An indispensable necessity, when visiting a Kenyan park, whether Masai Mary or otherwise, is undoubtedly a visit to a Maasai village. For a small fee (about 10 USD), you will look at a real Maasai tribe that has lived an unchanged way of life and adhering to traditions for centuries.

The Maasai are an African black ethnic group of Nilot origin. After a long migration in the past, the Maasai settled between Kilimanjaro and Mount Kenya (Near Heaven) in present-day northern Tanzania and southwestern Kenya. The number of Maasai is estimated at 250,000. Their reputation as unbridled warriors and the preservation of their original way of life is admirable in today's modern world. He speaks Mao, which is a Nilo-Saharan language group. The Maasai are still patriarchal. Maasai living is one of the unchanged and still used traditions. The Maasai village, or Boma, has a circular shape. It is surrounded by a rich dense "fence" built of branches. This fence forms the outer circle of the village. Inside the village is another wide circular enclosure, where animals hide from wildlife for the night. This enclosure forms the core of the village. The huts are "built" exclusively by women using the original technology. The material is provided by nature. The skeleton of the hut consists of wooden poles fixed in the ground, which are interwoven with smaller poles. A mixture of mud, grass, urine, manure and ash is added to them - all sun-dried. The shack is relatively small - 3x5 m and does not exceed 1.5 m in height - an adult man will not stand in the shack. Inside we can find home cooking, there is a food store and family property. The Maasai sleep and eat here, there are also small animals. There is a fireplace in the middle, although there is no chimney or windows in the hut. The entrance leads to the hut indirectly, which is a kind of security measure against uninvited night visits. Overnight, the entrance is still covered with various fabrics and sticks. The shack not only ensures cold, but we can't find flies inside.

Information before the trip

Things to watch out for when traveling to Kenya

Visas - E-Visa is newly introduced for entry into Kenya. Children under the age of 16 can currently only travel to Kenya on the basis of a passport, without the need for a visa.

More info on visas:

The visa is valid for 3 months.
Vaccinations - No vaccinations are required when traveling to Kenya.
Recommended vaccinations: Hepatitis A and B and typhoid fever.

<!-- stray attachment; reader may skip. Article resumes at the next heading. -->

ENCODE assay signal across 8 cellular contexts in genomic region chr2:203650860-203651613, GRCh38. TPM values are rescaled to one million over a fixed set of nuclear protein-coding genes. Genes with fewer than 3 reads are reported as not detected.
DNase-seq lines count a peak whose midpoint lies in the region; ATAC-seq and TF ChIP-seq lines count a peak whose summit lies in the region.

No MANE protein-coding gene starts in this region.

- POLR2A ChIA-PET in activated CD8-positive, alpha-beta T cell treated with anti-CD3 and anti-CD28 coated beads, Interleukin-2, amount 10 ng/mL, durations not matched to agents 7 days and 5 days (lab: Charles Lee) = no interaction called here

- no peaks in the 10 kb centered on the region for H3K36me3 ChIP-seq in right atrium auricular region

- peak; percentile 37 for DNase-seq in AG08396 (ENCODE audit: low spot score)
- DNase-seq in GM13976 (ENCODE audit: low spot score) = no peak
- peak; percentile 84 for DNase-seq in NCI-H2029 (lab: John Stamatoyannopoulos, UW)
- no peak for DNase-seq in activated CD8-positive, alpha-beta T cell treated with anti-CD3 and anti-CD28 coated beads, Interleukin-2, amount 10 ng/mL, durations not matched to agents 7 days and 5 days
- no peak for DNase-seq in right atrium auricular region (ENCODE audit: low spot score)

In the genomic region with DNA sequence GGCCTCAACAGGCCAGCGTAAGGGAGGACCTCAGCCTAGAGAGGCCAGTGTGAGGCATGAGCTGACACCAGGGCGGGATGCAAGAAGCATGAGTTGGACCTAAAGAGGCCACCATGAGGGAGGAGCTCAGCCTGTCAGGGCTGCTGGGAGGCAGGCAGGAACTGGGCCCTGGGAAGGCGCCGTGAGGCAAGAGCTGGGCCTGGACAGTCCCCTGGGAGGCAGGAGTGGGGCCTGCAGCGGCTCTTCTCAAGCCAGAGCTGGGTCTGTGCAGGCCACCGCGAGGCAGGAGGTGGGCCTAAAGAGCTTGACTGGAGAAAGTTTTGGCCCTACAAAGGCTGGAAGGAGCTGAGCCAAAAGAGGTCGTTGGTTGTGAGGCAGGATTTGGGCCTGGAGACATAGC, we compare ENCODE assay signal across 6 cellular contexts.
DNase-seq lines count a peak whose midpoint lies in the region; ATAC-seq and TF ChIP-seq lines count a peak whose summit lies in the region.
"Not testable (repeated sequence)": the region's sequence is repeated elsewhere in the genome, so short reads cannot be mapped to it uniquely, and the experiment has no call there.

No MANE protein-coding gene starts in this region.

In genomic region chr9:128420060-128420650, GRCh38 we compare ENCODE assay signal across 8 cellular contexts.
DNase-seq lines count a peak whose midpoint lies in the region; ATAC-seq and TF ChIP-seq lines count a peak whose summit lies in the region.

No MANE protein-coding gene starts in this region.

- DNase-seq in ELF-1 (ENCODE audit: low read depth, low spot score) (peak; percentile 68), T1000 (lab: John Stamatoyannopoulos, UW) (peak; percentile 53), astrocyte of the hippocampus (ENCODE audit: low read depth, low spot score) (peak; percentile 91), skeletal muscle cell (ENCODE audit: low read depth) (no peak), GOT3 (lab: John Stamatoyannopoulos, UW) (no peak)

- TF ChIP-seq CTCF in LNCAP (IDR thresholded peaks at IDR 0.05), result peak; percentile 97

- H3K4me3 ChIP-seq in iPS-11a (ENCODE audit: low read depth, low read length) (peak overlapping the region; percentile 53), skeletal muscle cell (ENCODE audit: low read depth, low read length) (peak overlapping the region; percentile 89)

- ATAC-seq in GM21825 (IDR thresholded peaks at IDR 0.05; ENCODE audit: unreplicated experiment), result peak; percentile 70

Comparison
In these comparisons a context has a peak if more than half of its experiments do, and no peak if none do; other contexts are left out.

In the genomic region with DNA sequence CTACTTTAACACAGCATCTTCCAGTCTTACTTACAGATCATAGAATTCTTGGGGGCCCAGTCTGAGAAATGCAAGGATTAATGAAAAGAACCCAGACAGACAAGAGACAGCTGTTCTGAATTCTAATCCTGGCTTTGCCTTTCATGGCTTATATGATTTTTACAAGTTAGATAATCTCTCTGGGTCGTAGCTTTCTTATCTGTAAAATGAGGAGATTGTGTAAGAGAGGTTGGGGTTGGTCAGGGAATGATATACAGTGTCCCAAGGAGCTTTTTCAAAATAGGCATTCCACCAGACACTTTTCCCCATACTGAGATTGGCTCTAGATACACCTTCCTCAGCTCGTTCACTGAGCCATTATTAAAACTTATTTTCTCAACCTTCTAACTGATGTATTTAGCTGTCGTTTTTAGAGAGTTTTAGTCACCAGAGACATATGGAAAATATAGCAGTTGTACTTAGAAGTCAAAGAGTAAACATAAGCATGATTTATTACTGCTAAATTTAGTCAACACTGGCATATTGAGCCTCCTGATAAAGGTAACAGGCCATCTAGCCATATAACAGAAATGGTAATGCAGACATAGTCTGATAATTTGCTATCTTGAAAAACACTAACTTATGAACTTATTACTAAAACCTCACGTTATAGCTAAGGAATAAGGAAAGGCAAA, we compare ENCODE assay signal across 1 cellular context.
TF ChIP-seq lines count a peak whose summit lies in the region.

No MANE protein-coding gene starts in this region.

Customs regulations - when traveling to Kenya, it is allowed to bring 1 carton (200 pieces) of cigarettes or 50 cigars, 1 liter of alcohol, 250 ml of perfume. It is forbidden to export plants, clams, corals, etc. Export, transit, but also the import of any objects originating from or made from wild game (trophies, ivory or leather products of protected animal species, but also, for example, marine fauna) is a criminal offense. The export of live wild animals, insects or plant species without special permission is strictly prohibited.

Money and guide prices

The currency in Kenya is the Kenyan Shilling (KES), which is divided into 100 cents. 1000, 500, 200, 100 and 50 KSh banknotes are in circulation. Then there are smaller copper coins with a value of 20, 10, 5 and 1 KSh. The Kenyan Shilling is freely exchangeable on arrival and departure. In the country, similarly to the Czech Republic, there is an extensive network of private exchange offices. Any undeclared import and export of Kenyan currency in cash is a criminal offense, and bank transfers are relatively free.

You can also withdraw money at ATMs, which are located in all major cities or in tourist zones along the coast. Traveler's checks are accepted at banks and some exchange offices.

1 USD = approx. 100 KES
1 l bottled water 50-150 KES
2 dcl of wine from 140 KES
Cola 60-150 KES
Can beer 100 KES, bottled beer in the shop 100 KES, in the restaurant 120 and more KES
Postcards by size 45-85 KES
Stamp for a look at EU countries 40-75 KES (according to the size of the postcard)


Kenya's history dates back millions of years. Some of the oldest fossils of human beings, 2.6 million years old, have been discovered in a large ditch depression at Lake Turkana.

The Kenyan coast has attracted traders since ancient times. In the 8th century, the first Arab trading settlements were established on the coast. At the end of the 15th century, the Portuguese entered the territory. The first of them was the world-famous traveler Vasco da Gama (as evidenced by the port of Mombasa, named after a tomco orbiter, but also his statue, which stands in the city of Malindi). The Portuguese wanted to control the territory, due to its convenient location. A worldwide sea trade route flowed through the port of Mombasa. Portuguese domination of Kenya is still commemorated by the historic Fort Jesus (˅), which they built to protect the city from Arab invasions. In the second half of the 17th century, the country came under the influence of the Omani imman. In the middle of the 18th century, most of the coast came under the rule of the island of Zanzibar. The Sultan of Zanzibar leased land to the British in 1895, and their influence quickly spread inland. It was then declared a British East African Protectorate and until 1904 was administered together with Uganda.